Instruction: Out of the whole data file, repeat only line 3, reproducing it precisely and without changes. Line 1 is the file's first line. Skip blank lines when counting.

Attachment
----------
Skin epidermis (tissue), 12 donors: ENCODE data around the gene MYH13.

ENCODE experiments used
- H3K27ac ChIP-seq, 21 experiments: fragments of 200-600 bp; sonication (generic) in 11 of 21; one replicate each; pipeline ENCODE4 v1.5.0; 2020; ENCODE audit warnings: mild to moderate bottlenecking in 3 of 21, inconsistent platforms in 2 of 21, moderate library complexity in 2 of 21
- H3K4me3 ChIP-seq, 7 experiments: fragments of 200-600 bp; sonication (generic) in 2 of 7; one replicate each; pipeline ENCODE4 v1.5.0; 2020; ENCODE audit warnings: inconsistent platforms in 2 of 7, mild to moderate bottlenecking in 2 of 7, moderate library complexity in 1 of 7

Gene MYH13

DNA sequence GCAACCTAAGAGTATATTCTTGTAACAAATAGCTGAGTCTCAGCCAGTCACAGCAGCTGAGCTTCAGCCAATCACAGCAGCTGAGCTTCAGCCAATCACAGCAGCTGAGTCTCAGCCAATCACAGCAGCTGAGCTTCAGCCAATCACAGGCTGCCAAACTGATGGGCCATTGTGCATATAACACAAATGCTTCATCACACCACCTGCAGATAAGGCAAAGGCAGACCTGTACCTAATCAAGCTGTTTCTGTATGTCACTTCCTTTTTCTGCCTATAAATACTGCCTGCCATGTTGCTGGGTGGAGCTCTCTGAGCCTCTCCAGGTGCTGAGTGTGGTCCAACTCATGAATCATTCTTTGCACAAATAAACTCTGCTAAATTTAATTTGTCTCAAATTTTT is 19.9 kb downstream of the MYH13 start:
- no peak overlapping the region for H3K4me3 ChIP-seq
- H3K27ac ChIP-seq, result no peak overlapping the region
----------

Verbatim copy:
- H3K27ac ChIP-seq, 21 experiments: fragments of 200-600 bp; sonication (generic) in 11 of 21; one replicate each; pipeline ENCODE4 v1.5.0; 2020; ENCODE audit warnings: mild to moderate bottlenecking in 3 of 21, inconsistent platforms in 2 of 21, moderate library complexity in 2 of 21